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A surgery team in the UK successfully utilized the recently-released Apple Vision Pro to assist spinal surgery — a fascinating use case for the augmented reality (AR) headsets that goes far beyond movie-watching, productivity-hacking, or distracted driving.

As Business Insider reports, the expensive "spatial computing" device was used to execute two microspinal procedures at London's Cromwell Hospital. To be clear, it wasn't the surgeons themselves who were wearing bunky AR headsets. The device was instead donned by an assisting surgical scrub nurse, who according to a press release used headset-integrated software called eXeX to access things like "surgical setup and the procedural guides from within the sterile field of the operating theatre," in addition to any needed data or surgical visualizations.

So, in short: coupled with the eXeX software, the headset offered the folks in the operating room hands-free access to documents and other information related to the procedure and its workflow. Pretty cool!

"It's a real privilege to be the first team in the UK and Europe to use this software within surgery," Syed Aftab, a surgeon involved in the procedures, said in a statement, "and I'm looking forward to seeing how this technology advances and the impact it can have across hospitals in the UK."

This certainly wouldn't be the first time virtual reality tools were applied in medical settings. For years, doctors have used VR-enabled modeling as a way to study and train for medical procedures, simulating surgeries and other treatments; in some cases VR has even been used to give patients a glimpse into their bodies and treatment options. And that said, virtual reality has also unsurprisingly found broad applications in the realm of medical education.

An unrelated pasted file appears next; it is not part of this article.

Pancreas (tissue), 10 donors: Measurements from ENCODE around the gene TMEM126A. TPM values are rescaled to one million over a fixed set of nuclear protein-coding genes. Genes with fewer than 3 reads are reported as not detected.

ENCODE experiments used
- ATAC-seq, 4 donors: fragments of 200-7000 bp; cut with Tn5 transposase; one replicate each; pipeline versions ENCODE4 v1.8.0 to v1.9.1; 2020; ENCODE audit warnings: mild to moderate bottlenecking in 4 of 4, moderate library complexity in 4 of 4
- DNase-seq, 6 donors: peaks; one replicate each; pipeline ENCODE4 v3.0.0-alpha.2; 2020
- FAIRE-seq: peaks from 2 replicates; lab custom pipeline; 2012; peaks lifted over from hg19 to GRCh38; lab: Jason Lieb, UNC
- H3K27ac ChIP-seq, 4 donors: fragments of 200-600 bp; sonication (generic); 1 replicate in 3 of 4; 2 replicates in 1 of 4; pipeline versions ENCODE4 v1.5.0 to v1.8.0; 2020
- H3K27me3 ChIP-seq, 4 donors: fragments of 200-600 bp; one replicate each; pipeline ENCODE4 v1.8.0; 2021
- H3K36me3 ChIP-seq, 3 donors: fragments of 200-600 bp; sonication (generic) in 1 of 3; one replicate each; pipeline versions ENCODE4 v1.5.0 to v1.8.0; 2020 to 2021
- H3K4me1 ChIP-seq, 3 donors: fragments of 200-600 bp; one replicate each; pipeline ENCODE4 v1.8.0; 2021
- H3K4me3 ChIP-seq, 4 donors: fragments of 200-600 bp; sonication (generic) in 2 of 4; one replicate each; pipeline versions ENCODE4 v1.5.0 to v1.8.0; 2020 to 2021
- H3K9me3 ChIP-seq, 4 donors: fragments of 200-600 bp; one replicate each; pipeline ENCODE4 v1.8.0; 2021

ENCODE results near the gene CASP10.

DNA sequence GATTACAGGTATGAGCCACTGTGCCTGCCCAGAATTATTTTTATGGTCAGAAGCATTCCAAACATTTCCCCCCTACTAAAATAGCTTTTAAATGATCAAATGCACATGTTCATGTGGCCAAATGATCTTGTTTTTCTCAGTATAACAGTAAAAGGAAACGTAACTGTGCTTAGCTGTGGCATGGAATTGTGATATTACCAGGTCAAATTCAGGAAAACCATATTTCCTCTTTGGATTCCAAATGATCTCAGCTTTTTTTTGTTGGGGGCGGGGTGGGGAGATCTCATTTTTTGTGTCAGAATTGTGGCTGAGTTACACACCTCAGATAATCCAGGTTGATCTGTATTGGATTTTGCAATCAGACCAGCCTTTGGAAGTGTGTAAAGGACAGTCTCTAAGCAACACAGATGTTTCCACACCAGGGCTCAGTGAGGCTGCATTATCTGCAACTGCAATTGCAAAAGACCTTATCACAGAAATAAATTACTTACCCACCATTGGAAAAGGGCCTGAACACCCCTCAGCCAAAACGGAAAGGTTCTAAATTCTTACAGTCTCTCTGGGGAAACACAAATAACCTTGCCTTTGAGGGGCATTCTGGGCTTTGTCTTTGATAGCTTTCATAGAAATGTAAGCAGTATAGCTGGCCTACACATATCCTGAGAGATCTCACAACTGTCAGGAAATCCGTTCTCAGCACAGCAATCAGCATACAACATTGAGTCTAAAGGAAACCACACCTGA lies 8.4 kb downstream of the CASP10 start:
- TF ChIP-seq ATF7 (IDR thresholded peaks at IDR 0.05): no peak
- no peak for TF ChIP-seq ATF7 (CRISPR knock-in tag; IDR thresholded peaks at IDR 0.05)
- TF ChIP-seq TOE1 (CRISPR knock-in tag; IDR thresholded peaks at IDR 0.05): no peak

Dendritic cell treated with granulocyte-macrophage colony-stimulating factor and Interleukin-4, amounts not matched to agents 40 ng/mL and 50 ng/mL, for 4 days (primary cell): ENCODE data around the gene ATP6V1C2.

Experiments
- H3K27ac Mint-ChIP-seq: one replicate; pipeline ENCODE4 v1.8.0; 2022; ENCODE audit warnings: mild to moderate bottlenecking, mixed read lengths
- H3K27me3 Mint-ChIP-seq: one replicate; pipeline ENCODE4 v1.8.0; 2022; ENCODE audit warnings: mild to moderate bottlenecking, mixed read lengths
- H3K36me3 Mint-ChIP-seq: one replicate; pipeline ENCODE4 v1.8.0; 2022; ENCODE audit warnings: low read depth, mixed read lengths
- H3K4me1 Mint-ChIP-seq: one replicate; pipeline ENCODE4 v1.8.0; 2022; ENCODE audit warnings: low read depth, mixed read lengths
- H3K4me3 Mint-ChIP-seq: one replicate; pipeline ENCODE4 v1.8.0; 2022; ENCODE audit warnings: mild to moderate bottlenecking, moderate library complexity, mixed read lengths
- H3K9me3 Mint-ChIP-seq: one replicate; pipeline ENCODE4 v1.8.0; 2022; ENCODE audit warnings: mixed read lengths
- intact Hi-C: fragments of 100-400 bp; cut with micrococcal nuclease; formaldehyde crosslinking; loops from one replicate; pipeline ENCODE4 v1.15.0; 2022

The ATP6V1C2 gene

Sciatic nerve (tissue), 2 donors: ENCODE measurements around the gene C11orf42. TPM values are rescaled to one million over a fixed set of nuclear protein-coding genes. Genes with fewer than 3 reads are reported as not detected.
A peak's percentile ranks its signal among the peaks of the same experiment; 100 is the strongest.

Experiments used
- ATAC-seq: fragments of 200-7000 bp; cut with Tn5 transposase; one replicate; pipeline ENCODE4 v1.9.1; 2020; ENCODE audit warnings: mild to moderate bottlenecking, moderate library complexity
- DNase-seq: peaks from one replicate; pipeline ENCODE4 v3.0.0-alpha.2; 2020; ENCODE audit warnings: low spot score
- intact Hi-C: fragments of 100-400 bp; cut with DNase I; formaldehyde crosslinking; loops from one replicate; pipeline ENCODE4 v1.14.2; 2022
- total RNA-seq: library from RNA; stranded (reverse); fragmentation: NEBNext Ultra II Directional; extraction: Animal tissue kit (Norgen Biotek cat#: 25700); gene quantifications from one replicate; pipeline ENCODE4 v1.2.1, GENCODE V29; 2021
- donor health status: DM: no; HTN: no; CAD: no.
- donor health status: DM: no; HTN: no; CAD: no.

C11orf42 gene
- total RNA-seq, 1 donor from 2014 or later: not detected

Apple even touted the burgeoning healthcare applications for its new headset in a recent press release, with the company's VP of worldwide developer relations Susan Prescott saying she was "thrilled to see the incredible apps that developers across the healthcare community are bringing to Apple Vision Pro."

"The imagination and drive of our developers, combined with the technical capabilities of visionOS, are igniting new possibilities for physicians, frontline workers, and even students," she added, "and we can't wait to see what's to come."

To that end, in the world of medical applications, the Vision Pro's capacity for users to see "through" it may well offer the headset a competitive edge against rivals. Unlike other bulky headsets, the device is outfitted with cameras that let wearers — though often still very awkwardly — see the environment outside of their goggles. Which is something you probably want for someone assisting in an active operating room.

For its part, the hospital where the successful microspinal surgeries in question were performed seems pleased with the results. Our hearts do go out to the nurse, though — the success of the surgery aside, strapping a 1.5-pound face computer to your skull for hours on end likely wasn't all too comfortable.

More on VR and sugery: Surgeons Use VR Headsets to Separate Conjoined Twins

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